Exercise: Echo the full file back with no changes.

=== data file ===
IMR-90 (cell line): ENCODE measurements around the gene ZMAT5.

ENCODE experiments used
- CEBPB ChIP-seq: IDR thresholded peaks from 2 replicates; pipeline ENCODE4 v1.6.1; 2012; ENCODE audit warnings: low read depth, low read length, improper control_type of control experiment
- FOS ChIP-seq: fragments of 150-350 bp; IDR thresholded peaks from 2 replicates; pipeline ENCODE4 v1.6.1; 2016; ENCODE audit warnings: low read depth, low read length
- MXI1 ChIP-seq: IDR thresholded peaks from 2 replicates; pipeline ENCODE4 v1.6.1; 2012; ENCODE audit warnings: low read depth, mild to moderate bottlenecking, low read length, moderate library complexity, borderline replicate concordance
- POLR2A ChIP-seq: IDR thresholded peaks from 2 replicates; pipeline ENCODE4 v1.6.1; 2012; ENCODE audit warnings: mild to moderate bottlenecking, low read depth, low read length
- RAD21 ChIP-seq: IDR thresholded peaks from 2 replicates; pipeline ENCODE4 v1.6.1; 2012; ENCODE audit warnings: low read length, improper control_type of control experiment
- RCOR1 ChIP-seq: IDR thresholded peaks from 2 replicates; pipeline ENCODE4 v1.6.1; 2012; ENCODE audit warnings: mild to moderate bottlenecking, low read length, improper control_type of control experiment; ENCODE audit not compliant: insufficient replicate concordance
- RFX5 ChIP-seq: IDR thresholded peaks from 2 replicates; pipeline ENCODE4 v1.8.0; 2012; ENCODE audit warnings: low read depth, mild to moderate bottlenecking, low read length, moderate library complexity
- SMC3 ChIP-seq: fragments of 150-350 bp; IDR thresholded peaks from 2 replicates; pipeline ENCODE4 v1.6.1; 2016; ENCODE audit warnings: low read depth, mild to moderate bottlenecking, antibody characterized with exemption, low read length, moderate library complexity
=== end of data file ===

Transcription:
IMR-90 (cell line): ENCODE measurements around the gene ZMAT5.

ENCODE experiments used
- CEBPB ChIP-seq: IDR thresholded peaks from 2 replicates; pipeline ENCODE4 v1.6.1; 2012; ENCODE audit warnings: low read depth, low read length, improper control_type of control experiment
- FOS ChIP-seq: fragments of 150-350 bp; IDR thresholded peaks from 2 replicates; pipeline ENCODE4 v1.6.1; 2016; ENCODE audit warnings: low read depth, low read length
- MXI1 ChIP-seq: IDR thresholded peaks from 2 replicates; pipeline ENCODE4 v1.6.1; 2012; ENCODE audit warnings: low read depth, mild to moderate bottlenecking, low read length, moderate library complexity, borderline replicate concordance
- POLR2A ChIP-seq: IDR thresholded peaks from 2 replicates; pipeline ENCODE4 v1.6.1; 2012; ENCODE audit warnings: mild to moderate bottlenecking, low read depth, low read length
- RAD21 ChIP-seq: IDR thresholded peaks from 2 replicates; pipeline ENCODE4 v1.6.1; 2012; ENCODE audit warnings: low read length, improper control_type of control experiment
- RCOR1 ChIP-seq: IDR thresholded peaks from 2 replicates; pipeline ENCODE4 v1.6.1; 2012; ENCODE audit warnings: mild to moderate bottlenecking, low read length, improper control_type of control experiment; ENCODE audit not compliant: insufficient replicate concordance
- RFX5 ChIP-seq: IDR thresholded peaks from 2 replicates; pipeline ENCODE4 v1.8.0; 2012; ENCODE audit warnings: low read depth, mild to moderate bottlenecking, low read length, moderate library complexity
- SMC3 ChIP-seq: fragments of 150-350 bp; IDR thresholded peaks from 2 replicates; pipeline ENCODE4 v1.6.1; 2016; ENCODE audit warnings: low read depth, mild to moderate bottlenecking, antibody characterized with exemption, low read length, moderate library complexity